When winter temperatures start plummeting, some RVers outfit their rig for winter RV camping and others prepare to put their RV in storage. If you’re going to brave the winter chill, however, it pays to know about the different types of space heaters for RVs.
Even if you don’t plan on RVing during the winter months, a space heater will help you keep things toasty on cool nights. Let’s discuss the varying types of space heaters so you can choose the right kind for your motorhome.
Why Space Heaters for RVs Makes Sense
When the temperature drops, you naturally run your RV’s furnace more frequently. Your furnace is the most efficient way to heat your RV and it will certainly do a reliable job, as long as you don’t run out of propane.
Therein lies the rub of relying solely on your furnace as a heat source. Not only will you burn through propane quickly, but you’ll also use electricity to circulate hot air throughout your RV.
During the coldest months, you’ll burn through propane way faster than normal. If you can’t move your RV to refill or find a propane company that offers a mobile refill service, things in your RV will get dangerously cold dangerously fast.
Plus, the more you run your RV furnace, the more you’ll need to do seasonal maintenance to keep your RV’s furnace in good working order. So, you can reduce seasonal maintenance and extend the life of your RV furnace by supplementing with a space heater.
Some RV space heaters are even capable of heating your living space while using far less energy. With that in mind, let’s take a look at the space heater options for your home on the road.
The Different Types of Space Heaters for RVers
There are two main types of RV space heaters: electric and propane. There are also subcategories under each of these. As with many RV accessories, there are pros and cons to the power source you choose for your space heater.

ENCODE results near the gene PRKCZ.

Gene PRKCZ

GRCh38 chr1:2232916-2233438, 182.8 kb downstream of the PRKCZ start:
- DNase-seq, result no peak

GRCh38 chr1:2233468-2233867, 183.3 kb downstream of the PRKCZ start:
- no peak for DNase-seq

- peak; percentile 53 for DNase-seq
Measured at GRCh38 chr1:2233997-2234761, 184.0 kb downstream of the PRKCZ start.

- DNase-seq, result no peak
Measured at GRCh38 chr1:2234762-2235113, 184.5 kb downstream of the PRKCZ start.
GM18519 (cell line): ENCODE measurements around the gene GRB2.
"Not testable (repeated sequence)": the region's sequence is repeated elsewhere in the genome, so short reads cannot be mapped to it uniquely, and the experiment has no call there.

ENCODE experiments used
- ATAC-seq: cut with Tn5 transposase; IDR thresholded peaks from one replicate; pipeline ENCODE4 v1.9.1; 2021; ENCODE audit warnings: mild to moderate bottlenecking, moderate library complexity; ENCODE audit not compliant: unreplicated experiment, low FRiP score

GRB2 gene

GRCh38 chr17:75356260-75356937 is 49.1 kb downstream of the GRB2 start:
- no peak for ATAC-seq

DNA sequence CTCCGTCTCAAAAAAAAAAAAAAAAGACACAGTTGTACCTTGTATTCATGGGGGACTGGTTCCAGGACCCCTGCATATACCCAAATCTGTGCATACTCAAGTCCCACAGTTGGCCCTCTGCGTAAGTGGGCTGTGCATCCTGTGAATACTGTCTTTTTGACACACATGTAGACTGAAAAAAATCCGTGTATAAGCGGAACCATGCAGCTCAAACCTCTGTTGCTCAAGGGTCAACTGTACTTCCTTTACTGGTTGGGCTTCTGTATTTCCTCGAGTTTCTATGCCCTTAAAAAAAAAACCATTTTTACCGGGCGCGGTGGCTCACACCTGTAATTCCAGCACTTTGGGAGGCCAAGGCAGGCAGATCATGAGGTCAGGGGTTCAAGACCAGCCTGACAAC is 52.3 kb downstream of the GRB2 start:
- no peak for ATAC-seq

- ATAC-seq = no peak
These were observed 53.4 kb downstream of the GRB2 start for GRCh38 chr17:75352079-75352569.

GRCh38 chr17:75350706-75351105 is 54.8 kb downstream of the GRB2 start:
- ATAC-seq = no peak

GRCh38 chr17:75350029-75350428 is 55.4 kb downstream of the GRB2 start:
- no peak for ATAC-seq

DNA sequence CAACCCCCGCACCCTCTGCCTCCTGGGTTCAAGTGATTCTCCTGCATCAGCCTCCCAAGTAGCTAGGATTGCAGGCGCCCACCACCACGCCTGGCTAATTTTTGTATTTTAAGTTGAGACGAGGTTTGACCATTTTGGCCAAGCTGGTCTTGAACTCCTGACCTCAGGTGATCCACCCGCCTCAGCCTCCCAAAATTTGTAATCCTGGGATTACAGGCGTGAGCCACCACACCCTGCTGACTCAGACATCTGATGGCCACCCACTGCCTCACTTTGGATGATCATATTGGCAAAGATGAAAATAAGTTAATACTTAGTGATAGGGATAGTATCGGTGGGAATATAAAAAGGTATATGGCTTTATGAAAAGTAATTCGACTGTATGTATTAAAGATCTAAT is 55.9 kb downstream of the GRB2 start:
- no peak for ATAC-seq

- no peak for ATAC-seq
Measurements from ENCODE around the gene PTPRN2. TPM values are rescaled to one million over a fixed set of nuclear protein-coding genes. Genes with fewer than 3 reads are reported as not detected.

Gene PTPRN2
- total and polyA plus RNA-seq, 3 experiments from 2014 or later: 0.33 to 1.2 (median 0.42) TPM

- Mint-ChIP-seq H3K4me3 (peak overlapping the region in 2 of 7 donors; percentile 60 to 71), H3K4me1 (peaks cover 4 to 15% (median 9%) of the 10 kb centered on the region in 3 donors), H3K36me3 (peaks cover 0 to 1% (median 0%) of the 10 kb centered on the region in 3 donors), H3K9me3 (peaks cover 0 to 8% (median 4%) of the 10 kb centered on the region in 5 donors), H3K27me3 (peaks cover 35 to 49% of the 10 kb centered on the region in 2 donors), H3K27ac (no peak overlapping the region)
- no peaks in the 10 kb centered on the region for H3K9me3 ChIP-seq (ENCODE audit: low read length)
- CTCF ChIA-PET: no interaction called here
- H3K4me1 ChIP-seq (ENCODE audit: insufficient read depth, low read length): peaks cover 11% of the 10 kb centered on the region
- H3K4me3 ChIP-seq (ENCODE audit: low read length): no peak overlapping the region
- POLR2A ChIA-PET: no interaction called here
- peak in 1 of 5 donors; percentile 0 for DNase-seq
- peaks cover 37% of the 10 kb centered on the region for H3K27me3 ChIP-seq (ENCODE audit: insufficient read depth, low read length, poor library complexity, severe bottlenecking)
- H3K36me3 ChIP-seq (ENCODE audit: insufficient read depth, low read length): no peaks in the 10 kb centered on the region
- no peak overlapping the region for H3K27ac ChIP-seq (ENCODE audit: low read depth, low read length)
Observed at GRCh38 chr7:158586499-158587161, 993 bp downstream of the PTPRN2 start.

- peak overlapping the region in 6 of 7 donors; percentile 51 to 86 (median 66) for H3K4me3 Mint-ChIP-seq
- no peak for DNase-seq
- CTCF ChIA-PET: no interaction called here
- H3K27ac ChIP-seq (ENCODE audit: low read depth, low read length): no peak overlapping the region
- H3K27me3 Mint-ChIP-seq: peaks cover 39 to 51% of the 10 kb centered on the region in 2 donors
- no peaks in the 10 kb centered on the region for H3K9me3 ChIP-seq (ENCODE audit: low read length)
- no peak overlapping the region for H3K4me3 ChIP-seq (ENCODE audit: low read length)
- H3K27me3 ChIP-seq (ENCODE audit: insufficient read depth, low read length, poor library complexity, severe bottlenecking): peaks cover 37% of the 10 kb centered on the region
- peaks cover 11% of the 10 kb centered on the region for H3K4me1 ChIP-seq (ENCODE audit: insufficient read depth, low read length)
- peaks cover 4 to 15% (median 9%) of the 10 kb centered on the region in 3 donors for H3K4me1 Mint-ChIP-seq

Electric Space Heaters for RVs
If you want to reduce propane usage, go for an electric space heater. These require your RV to be connected to shore power, but they can significantly reduce the amount of propane you use when winter camping.
Electric RV space heaters come in a variety of options: infrared heaters, ceramic heaters, oil-filled heaters, and micathermic heaters. Here’s a little more about how each of these types of space heaters works.
They use the same thermodynamic principles that can be observed in the way the sun radiates heat that eventually warms up the Earth. This radiation allows infrared heaters to function effectively without the need for an internal fan, although some models have a fan that speeds up the heating process.
Oil-filled radiant heaters do an excellent job of providing consistent heat in a quiet and extremely efficient manner. They don’t heat a room quickly, but once heated, the room will stay at a more consistent temperature.
The internal body of these heaters is filled with a liquid called diathermic oil. This liquid is heated and then circulated through the heater’s columns. As the surface temperature of the columns rises, heat is released into the surrounding air.
The tall and slender design of oil-filled heaters resembles old-fashioned residential radiators, but many include wheels for easy movement around your RV. They generally draw very little energy and they don’t have to run consistently to provide sufficient heat.
Disclaimer: Because of their tall designs, these heaters can be hard to secure while traveling. They are best for full-time RVers that remain in one location throughout the entire winter.